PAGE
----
Why are bras a thing? And what are they doing to our bodies?

Yvonne Kiely

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Clothes are very practical things. We wear them to keep warm, dry, cool, and perhaps because walking around naked is not a norm we are brought up with (nudists on the other hand see things differently). Clothes are also a fashion statement, if you so choose. Take this understanding about clothes and apply it to specific items. Jeans…jumpers…shoes…underwear…bras – wait. Bras. These are interesting. What is the practical reasoning behind wearing one? And do they still function as a fashion statement if you’re wearing them under everything else? We are brought up with the understanding that we need to wear one under our clothes all the time – or at least when we are out with other people. It’s time to challenge the bra rule.

Questioning bras
Questioning bras – photo credit: Yvonne Kiely

First, some brassière history…

Up until the 1900s women had been wearing corsets to achieve the perfect female shape. These covered the torso, and pushed breasts upward with pressure from a wire cage. The purpose was purely aesthetic, because women’s bodies were subject to notions of acceptable beauty and modesty. Today, people still wear corsets for their aesthetic value but usually as symbols of sex and desire.

Histories of the bra date its modern design to 1910 or 1914, depending on what you read. The important thing is that one woman decided that things needed to change – her name was Mary Phelps Jacobs. She made it with handkerchiefs which tied around her neck like a bikini. Jacobs invented the bra, which we may or may not be so thankful for.

The bra really took off in the 1930s with the introduction of cup sizes. Then Canada gave us the Wonderbra in the 60s, and finally we had the birth of Victoria’s Secret in the 70s providing a lingerie-only service. Interestingly the idea came about when one man, Roy Raymond, felt awkward buying for his wife in regular department stores.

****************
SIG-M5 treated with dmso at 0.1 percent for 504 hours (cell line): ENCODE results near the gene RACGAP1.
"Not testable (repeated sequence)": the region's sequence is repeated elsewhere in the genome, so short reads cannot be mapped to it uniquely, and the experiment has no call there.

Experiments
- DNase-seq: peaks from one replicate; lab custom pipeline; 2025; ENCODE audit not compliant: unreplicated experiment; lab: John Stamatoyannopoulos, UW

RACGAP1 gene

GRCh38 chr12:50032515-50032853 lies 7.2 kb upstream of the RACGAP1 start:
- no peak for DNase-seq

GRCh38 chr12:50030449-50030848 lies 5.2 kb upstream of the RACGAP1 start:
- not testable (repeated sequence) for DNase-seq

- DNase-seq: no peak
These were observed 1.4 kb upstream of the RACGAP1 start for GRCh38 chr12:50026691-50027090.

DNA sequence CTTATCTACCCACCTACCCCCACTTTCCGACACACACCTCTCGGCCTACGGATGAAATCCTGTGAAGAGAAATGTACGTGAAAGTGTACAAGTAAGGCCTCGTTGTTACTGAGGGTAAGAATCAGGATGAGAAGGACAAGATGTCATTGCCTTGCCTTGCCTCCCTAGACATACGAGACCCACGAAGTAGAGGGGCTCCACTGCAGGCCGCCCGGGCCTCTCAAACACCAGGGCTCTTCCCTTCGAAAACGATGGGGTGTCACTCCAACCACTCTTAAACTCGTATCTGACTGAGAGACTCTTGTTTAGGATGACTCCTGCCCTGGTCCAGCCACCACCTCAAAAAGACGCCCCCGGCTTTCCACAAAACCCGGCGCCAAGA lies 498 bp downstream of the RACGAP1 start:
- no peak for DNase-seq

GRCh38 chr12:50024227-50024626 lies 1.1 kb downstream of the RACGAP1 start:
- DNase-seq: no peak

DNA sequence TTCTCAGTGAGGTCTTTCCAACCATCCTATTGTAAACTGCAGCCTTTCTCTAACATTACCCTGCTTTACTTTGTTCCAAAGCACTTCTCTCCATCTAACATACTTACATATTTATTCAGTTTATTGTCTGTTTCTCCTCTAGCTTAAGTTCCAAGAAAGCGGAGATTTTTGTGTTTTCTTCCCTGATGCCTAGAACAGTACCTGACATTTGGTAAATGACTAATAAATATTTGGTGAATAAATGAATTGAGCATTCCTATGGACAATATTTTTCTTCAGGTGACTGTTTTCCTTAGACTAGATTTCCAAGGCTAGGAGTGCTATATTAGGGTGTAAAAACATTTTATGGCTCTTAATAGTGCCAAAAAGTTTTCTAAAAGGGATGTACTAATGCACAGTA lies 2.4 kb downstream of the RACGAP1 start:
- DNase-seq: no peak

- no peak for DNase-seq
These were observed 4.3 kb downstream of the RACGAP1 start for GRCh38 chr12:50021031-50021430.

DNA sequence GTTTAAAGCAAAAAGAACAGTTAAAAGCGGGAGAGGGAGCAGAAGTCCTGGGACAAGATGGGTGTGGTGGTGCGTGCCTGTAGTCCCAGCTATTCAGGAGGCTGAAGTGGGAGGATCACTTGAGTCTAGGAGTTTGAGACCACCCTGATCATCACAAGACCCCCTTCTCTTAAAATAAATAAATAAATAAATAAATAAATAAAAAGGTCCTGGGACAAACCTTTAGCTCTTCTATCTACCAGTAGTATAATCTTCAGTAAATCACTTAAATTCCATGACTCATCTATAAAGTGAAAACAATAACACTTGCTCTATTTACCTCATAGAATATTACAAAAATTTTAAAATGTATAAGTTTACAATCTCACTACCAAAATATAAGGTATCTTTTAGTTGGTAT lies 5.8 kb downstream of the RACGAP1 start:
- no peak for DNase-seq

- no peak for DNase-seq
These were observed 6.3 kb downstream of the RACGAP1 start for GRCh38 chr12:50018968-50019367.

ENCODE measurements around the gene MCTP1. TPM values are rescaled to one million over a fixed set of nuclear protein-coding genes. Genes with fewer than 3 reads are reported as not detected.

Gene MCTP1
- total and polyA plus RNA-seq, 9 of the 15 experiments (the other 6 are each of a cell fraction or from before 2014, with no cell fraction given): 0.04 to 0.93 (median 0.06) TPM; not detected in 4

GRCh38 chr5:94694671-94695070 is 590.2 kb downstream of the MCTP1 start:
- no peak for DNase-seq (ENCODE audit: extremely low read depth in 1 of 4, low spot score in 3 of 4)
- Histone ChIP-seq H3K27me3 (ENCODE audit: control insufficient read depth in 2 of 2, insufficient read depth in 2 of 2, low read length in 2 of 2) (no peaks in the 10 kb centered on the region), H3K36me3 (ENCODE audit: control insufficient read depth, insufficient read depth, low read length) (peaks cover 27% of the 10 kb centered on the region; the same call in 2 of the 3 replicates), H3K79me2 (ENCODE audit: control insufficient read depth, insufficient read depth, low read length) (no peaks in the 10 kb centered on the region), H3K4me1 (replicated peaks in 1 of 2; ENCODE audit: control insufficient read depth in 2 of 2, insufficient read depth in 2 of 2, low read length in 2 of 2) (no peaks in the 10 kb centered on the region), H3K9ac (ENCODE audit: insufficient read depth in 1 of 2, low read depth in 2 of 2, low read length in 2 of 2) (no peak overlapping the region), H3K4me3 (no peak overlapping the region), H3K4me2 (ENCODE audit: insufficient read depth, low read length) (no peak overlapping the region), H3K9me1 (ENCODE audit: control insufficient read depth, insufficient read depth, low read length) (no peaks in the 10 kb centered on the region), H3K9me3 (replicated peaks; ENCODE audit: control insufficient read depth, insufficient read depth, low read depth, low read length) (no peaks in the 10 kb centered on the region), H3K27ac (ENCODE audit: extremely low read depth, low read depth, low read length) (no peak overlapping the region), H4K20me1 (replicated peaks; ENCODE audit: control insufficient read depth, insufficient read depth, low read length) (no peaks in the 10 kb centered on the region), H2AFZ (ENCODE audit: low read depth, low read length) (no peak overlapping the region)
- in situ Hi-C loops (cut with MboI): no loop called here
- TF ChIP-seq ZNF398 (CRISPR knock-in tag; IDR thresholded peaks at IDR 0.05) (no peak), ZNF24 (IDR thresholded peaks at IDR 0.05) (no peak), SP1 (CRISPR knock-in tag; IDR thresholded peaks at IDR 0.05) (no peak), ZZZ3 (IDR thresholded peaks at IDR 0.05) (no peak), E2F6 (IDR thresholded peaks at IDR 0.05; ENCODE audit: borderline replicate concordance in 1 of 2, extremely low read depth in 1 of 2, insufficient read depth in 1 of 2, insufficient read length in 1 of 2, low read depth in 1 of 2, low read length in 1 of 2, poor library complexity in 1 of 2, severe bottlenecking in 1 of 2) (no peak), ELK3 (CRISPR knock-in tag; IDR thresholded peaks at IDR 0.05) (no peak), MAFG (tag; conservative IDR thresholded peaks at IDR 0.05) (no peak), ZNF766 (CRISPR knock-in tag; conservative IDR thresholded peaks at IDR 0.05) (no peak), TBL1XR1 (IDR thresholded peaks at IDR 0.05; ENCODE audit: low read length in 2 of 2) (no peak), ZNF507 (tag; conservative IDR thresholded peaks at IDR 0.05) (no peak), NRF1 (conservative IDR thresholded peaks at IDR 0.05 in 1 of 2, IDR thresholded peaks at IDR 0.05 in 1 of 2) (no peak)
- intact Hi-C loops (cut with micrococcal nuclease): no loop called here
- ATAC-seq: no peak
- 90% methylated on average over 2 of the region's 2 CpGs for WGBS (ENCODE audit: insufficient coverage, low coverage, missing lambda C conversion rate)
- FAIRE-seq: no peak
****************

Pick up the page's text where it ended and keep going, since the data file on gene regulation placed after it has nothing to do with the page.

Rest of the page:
1953 Ad. Photo credit: Classic Film
1953 Ad. Photo credit: Classic Film (flickr)

Now, bras are a hugely profitable product and have integrated themselves into annual holidays and special occasions; Valentine’s Day, Christmas, birthdays, weddings, anniversaries, and they are generally accepted as’the norm’.

1962 ad. Photo Credit: Classic Film
1962 ad. Photo Credit: Classic Film (flickr)

Still, the question remains: do we actually need them? The reality of the bras existence has more to do with society and gender norms than comfort or practicality.

Experimenting with ‘the norm’…

Towards the end of February I decided not to wear a bra. For seven days I went to college, did my shopping and went about town as usual. Results: it was 100% more comfortable than wearing one. My back felt great at the end of the day, I didn’t have to rearrange myself during a lecture, and my boobs just felt good. The psychological effects were far more interesting. On the one hand I felt lighter, more free and relaxed. It felt like I was overcoming an insecurity that I never really knew existed – like breaking a taboo and being more like myself.

On the other hand, every now and then I felt moments of a different kind of insecurity. I became aware that my bralessness was very clear, as were the nipples through my top. My own nipples made me feel insecure. Years of wearing a bra had alienated myself from them, with the underlying belief of society that they are too sexual and people will stare at them.

Bra ad by Mia. Photo credit: Willy Feng
Bra ad by Mia. Photo credit: Willy Feng (flickr)

We are aware of the fact that women’s breasts are highly sexualised, in the media and in regular life. The idea that breasts should be covered up and we should be insecure about our nipples poking through our tops is a gendered norm. It is based on nothing practical, or rational. Women’s bodies have been continually regulated throughout history based on the ideas of the dominant and powerful. Traditionally, it has been men who are the big political decision makers, the CEOs, the Board of Directors and leaders in the public realm.